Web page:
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Soon the route joins the National Cycle Route 81 and swings south towards the first reservoir of the day – Craig Goch. The long but gradual climb along the shores of this reservoir provide some stunning views and on a clear day you can just make out the grand old city of Birmingham to the east.

The Craig Goch reservoir soon turns into the Garreg Ddu Reservoir, but not before a small but much-anticipated tearoom appears. If you’re already feeling the burn then this is the perfect, and only, opportunity for a pit-stop. If you’re feeling good then carry on south towards Elan Village, it’s mainly downhill from here on in.

The final stretch to the finishing town of Rhayader is well paved and virtually traffic free, perfect to pick up some speed on and feel the wind whip through your hair. Once you arrive in the town centre, go and grab a bite to eat – there are several eateries in the town serving everything from local Welsh favourites to spicy, Indian curries.

3 – The Wild West of Snowdonia

In this beautiful but devilish corner of the UK the climbs bow to no rider – even the pros would quiver in their bib tights at the sight of them.

Difficulty: ****

Rolling out from the town of Machynlleth, this route heads straight into the rugged wilds that straddle the Cambrian Mountains and Snowdonia. Pick up the A493 and follow it west towards the coastal town of Tywyn. You’ll encounter a short, sharp climb along the way – a perfect opportunity to test the legs and prepare yourself for the gruelling hills still to come.

From Tywyn, head back into the rolling terrain at the foothills of Snowdonia and through the Dysynni Valley. This is a beautiful part of the route and an ideal spot for a mid-ride photoshoot. The roads are pan flat as you head through the valley and into the quaint village of Abergynolwyn, but don’t get too comfortable – soon you’ll be climbing up a narrow road to the very top of the valley.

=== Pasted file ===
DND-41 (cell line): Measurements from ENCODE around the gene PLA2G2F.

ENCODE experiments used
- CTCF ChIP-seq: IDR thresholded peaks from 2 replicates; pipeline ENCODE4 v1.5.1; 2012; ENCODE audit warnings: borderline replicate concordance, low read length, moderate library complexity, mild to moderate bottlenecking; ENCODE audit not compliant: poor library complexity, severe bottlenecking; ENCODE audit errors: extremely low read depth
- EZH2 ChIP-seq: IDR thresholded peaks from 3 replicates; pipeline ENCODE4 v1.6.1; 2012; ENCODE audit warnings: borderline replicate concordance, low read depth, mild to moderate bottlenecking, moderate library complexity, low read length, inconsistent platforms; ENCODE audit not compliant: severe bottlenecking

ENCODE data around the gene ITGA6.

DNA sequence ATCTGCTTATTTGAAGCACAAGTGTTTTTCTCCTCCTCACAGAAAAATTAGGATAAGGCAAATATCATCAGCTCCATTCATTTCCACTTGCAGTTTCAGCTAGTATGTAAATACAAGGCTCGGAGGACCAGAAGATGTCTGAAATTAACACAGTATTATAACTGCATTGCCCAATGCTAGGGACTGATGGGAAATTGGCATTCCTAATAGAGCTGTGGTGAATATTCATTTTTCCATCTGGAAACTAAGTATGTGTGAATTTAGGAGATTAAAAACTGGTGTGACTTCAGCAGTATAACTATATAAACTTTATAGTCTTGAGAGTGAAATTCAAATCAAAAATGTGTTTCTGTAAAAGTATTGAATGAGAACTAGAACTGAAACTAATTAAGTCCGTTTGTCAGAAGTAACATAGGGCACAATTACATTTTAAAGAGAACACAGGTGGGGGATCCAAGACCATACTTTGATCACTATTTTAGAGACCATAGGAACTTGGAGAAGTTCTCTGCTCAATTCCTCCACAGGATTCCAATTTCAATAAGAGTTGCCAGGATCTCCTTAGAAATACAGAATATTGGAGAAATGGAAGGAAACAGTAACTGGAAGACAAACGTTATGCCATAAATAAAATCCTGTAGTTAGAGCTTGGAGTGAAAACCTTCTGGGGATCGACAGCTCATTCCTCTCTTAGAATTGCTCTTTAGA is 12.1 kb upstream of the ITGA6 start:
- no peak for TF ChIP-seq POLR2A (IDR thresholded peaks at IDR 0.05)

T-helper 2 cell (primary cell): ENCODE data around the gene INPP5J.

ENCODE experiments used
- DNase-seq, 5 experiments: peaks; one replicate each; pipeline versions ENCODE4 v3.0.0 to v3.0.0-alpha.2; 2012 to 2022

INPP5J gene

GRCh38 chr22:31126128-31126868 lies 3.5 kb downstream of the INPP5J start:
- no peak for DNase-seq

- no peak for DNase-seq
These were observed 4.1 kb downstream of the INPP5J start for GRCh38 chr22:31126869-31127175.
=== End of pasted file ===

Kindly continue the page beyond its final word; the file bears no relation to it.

The descent from the summit is thrilling, taking you back out west towards the coast. The road along the coastline undulates and really starts to sap your energies, which isn’t ideal considering the climbs you’ve still got left to come.

Fly straight through the town of Llwyngwril and continue along the undulating roads to Arthog. From this small village one of Wales’ hardest climbs rears its ugly head. It’s only 2km long, but over that distance you’ll climb a massive 250m which really starts to take a toll on your already aching legs.

 

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The views at the top of the climb are well worth the effort however, the roads at the top skirting around the beautiful Cregennen Lakes. Soon you’ll descend into the valley on the other side and follow the fast, flowing road towards the town of Dolgellau.

All downhills in this part of the UK lead to an uphill however, and before you know it you’ll be climbing again, this time up a 2.3km-long climb with an average gradient of 9%. Follow this snaking road to Tabor and join the A487 back to Machynlleth. It’s a fast road but relatively quiet, offering a relaxing end to an otherwise punishing ride.

 

Keep an eye out for the next instalment in our Great British Bike Rides series. Until then, why not check out our cycle insurance packages and get planning your cycling trip to this stunning part of the UK.

 

Words by Will Newton